Shoveling Law Snows Suburb

Tinley Park businesses required to keep sidewalks clear

Playing in the snow might be fun, but shoveling it sure isn't.

In fact, the chore is so daunting to some Chicago businesses that they don't even bother clearing their sidewalks, forcing pedestrians to make their own dangerous path through the snow. One Chicago area neighborhood is hoping to make the sidewalks a little safer with a new regulation.

Beginning February 1, a new suburban ordinance goes into effect, requiring property owners along a five-block stretch of Oak Park Avenue to keep the sidewalks adjacent to their properties clear of ice and snow. The ordinance was unanimously approved by Tinley Park trustees last week.

The five targeted blocks between 171st and 176th Streets are part of the town's busy downtown strip. Some business owners in the area have been looking forward to the new law, hoping it will promote more foot traffic.

"I think this is crucial," commission chairman Mike Clark, owner of Ed & Joe's Pizza, told the Southtown Star. "As a business owner, this is something we should be doing anyway. If people can't get to our businesses, we're not going to be successful."

Other residents agree with the sentiment, but don't think it required a new law.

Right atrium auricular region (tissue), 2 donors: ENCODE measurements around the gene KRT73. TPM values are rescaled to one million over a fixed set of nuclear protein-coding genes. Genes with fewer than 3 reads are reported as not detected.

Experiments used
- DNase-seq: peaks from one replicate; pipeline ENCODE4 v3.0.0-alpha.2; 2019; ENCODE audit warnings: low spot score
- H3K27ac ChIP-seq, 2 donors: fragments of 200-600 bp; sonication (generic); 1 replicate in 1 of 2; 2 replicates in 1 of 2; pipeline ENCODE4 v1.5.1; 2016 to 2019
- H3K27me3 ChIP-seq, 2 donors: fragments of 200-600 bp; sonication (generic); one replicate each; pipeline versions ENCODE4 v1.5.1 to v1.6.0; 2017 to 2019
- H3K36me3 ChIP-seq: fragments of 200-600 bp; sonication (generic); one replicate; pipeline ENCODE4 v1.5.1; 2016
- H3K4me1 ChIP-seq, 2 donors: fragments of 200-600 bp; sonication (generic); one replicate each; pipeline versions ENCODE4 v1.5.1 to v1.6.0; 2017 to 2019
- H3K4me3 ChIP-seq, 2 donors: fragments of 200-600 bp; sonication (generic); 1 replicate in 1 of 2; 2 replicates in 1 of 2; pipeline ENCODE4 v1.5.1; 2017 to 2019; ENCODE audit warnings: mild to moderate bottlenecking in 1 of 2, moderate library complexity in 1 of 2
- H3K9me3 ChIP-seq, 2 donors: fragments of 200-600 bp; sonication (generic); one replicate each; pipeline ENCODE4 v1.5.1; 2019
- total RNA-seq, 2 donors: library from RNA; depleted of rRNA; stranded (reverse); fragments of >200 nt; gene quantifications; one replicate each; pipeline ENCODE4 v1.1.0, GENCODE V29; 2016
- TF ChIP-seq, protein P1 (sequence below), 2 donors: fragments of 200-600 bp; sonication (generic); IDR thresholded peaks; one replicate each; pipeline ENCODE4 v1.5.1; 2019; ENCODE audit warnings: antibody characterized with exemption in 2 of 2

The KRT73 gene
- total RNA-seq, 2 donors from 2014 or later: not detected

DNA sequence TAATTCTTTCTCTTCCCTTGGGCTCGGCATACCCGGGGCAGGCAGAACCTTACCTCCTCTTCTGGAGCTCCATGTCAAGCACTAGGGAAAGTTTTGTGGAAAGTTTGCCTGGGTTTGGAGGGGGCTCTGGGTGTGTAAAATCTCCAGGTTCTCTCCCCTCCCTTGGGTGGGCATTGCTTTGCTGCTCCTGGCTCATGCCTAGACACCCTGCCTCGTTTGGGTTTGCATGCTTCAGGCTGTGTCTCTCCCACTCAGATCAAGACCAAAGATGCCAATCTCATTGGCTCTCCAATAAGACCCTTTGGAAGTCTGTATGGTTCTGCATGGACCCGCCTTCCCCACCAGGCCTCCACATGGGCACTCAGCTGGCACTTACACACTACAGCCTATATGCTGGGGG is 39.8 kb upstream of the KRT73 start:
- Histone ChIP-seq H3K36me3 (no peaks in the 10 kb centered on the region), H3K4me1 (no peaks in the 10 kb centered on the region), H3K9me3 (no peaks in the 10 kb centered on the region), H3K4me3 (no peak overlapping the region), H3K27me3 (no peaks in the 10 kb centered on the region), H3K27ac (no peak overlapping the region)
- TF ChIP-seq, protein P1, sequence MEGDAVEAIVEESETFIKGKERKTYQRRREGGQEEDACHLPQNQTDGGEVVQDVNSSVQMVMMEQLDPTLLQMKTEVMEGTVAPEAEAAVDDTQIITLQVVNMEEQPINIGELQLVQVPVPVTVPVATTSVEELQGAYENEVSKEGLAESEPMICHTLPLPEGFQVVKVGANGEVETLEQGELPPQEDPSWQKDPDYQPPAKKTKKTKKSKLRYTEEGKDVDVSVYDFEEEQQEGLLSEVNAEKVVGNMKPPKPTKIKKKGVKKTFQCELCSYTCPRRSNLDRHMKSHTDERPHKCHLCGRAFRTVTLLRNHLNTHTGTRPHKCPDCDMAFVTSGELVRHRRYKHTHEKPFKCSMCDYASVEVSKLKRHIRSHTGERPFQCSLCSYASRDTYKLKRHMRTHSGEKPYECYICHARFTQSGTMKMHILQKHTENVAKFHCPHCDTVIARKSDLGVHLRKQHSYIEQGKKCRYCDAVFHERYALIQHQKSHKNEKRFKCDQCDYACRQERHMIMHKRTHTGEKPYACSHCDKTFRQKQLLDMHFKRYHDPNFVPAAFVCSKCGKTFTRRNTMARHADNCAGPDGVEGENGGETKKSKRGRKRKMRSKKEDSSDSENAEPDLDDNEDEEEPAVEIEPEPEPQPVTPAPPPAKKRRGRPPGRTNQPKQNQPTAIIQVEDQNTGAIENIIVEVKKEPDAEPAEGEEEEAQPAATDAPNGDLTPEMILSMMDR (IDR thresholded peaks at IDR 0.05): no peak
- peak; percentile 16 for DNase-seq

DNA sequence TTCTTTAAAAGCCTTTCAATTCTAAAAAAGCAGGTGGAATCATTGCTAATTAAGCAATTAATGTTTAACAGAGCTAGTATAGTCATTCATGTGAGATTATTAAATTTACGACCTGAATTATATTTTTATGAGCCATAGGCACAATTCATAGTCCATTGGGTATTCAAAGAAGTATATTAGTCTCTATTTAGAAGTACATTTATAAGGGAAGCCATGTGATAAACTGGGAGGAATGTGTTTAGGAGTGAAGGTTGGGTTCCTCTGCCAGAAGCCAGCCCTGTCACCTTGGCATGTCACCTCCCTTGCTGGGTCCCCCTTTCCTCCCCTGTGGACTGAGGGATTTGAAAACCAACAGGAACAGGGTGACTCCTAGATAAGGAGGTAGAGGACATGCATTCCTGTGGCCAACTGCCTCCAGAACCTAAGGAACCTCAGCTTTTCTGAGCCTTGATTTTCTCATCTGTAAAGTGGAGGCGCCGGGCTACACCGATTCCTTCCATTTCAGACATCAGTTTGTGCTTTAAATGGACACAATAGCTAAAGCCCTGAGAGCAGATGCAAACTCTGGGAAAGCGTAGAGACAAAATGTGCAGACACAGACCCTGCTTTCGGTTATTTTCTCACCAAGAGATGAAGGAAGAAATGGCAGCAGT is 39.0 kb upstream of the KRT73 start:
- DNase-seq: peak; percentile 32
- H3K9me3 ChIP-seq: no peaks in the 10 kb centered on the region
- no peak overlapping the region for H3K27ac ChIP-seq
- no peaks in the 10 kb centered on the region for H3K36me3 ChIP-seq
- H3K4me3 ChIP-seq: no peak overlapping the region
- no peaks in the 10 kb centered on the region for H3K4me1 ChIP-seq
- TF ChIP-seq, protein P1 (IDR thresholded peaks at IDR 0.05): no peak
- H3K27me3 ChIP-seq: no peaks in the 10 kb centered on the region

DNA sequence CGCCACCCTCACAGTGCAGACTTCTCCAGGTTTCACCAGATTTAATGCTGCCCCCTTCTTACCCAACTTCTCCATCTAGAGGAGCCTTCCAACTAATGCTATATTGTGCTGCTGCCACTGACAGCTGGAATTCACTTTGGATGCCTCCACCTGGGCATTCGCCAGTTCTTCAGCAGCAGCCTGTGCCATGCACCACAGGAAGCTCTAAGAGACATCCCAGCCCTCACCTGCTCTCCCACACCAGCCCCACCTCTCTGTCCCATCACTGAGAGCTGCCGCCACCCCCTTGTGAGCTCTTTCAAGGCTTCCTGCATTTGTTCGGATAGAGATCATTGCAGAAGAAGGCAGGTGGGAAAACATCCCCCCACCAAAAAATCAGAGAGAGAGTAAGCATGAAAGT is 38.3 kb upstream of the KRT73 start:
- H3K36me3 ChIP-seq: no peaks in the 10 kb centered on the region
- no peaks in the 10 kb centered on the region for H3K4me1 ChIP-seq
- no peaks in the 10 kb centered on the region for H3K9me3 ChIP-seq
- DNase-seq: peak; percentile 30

"It's discrimination," said 70-year-old Tim Noodwang, owner of Sara's Tailoring & Alterations. "If they want some people to do it, everybody should. Next thing they're going to want is to have everyone have an awning when it rains."

Roger Barton, manager of  VFW Post 2791, also located in the five-block strip, told the Chicago Tribune, "I know what the goal is, to get the sidewalks clear … But I just don't think they should be forcing businesses to do this."

Barton also admitted his group is in no condition to do a lot of shoveling.

"Who am I going to send out there? I'm probably the youngest guy, and I'm 60."

Trustee Mike Bettenhausen leads the Tinley Park public safety committee and said the village may match up volunteering high school students with senior citizens who need help clearing the snow.

Fines begin at $40 per 1,000 square feet of property for the first offense and $80 for every subsequent offense.

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